Study says autonomous taxis will cost users more than car ownership

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When Sir Thomas More coined the term “utopia,” he lifted two words from Ancient Greek that roughly translate into “not a place.” Turns out people from the 16th century still understood satire, perhaps better than we do today. After all, we are the ones operating under the assumption that we can remap society in order to build consequence-free transportation network without a shred of humor to keep us grounded.

We may not need satire in this instance, however. A new study published in the American Journal of Public Health asks questions about how just effectively the shift to autonomy will benefit society as a whole. Industry leaders have broadly framed the shift toward self-driving as kicking down the door to an idyllic universe where no one wants for transportation, with autonomous taxis serving as the first wave of this planned paradise. The reality may be vastly different that what’s being sold, however.

The study essentially asserts that the entire concept of robotic cabs doesn’t actually serve poor communities any better than just buying one’s own automobile. Researchers compared the costs of a robo-taxi trip with those of owning a conventional used vehicle in an urban environment. Tabulating the combined costs of vehicle financing, licensing, insurance, routine maintenance, fuel/electricity and everything else they could account for, the team estimated that self-driving taxis would cost a minimum of $1.58 per mile. By contrast, the total cost associated with traditional vehicle ownership (assuming one is trying to be thrifty) ended up being 52 cents per mile. At least, that was the case for their model in San Francisco.

While your author has long suspected that unsupervised robotic taxis might outpace the subway as one of the dirtiest ways to get around (and become potential liabilities for whoever operates them), the general assumption has been that they’ll offer societal and health benefits that vastly outperform private vehicle ownership — almost as if the people making these assessments have never taken a regular cab or piloted an inner-city ZipCar. Other presumed benefits involve improved air quality by making it easier for people to get by without an automobile of their own.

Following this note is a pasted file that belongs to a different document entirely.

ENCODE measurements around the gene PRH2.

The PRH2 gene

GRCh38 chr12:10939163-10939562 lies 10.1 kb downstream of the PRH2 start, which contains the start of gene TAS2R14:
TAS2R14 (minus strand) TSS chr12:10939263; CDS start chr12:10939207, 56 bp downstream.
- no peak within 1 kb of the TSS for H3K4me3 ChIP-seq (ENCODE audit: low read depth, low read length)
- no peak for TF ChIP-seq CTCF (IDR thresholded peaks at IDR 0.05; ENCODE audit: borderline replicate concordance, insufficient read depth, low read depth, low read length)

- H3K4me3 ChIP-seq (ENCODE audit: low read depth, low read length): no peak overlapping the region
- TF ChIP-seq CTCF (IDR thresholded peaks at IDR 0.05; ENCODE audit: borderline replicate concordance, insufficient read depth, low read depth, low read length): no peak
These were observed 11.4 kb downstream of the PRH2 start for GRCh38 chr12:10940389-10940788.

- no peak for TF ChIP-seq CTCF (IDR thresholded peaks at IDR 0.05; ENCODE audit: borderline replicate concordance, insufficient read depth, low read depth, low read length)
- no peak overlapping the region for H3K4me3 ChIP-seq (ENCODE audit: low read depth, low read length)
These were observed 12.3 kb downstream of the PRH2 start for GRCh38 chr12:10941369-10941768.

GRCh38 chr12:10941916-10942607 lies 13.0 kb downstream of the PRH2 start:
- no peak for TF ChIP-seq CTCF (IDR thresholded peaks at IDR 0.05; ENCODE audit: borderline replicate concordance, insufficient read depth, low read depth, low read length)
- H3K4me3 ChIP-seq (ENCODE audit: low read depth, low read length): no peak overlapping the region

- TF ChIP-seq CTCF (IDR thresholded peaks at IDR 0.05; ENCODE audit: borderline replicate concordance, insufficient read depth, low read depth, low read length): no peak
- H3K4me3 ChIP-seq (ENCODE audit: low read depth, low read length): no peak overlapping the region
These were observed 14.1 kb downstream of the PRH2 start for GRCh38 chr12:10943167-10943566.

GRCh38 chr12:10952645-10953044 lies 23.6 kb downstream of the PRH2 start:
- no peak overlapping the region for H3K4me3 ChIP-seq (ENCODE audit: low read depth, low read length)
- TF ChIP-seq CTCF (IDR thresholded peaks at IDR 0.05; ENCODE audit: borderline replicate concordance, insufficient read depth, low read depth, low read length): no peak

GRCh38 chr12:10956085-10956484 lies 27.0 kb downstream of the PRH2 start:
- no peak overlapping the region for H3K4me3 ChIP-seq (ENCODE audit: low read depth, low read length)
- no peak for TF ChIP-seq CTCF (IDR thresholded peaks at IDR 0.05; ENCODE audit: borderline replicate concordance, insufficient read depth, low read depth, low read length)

But this thinking comes with some problems. Studies have already shown that ride-hailing firms exacerbate congestion by having a fleet of cars constantly scouring the streets in search of fares. That interim period between riders wastes energy and will be broadly similar when/if autonomous vehicles arrive. Why should we believe they’ll be any different when they’ll be similarly competing for riders and milling around neighborhoods? Even if they’re entirely electric, that energy has to be sourced from somewhere, and much of it will be in service of nothing.

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Waymo is taking the safety drivers out to its autonomous taxis

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No Hands!

Waymo, the Google-affiliated self-driving car company, has finally started to operate its self-driving taxi service without any humans sitting behind the wheel.

That means passengers using the company’s Uber-like Waymo One service might find themselves shuttled around Arizona in the back seat of an otherwise-empty minivan, as one reporter for The Verge did. Removing the drivers is a major milestone in the race for fully-autonomous transport — the vehicles are still supervised remotely, but Waymo is now confident enough in its cars to almost entirely take humans out of the loop.

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Autonomous taxis have made their driverless debut in London

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Are London cabbies’ days numbered?

SELF-DRIVING taxis have hit the streets of London for the first time during a week-long trial in the capital.

The culmination of a 30-month development process lead by the government and industry-supported the DRIVEN autonomous vehicle technology consortium, the tests saw a collection of Ford Mondeo-based test cars complete short runs on a pre-programmed course on public roads through Stratford, in the east of the city, a short distance away from the Queen Elizabeth Olympic Park, venue for the 2012 Games.

While this isn’t the first time autonomous vehicles have been tested in an urban environment (the same self-driving research vehicles were put through their preliminary paces in Oxford earlier in the year), DRIVEN said these tests have been “the most ambitious” yet, due to the demands that come with driving in a megacity.

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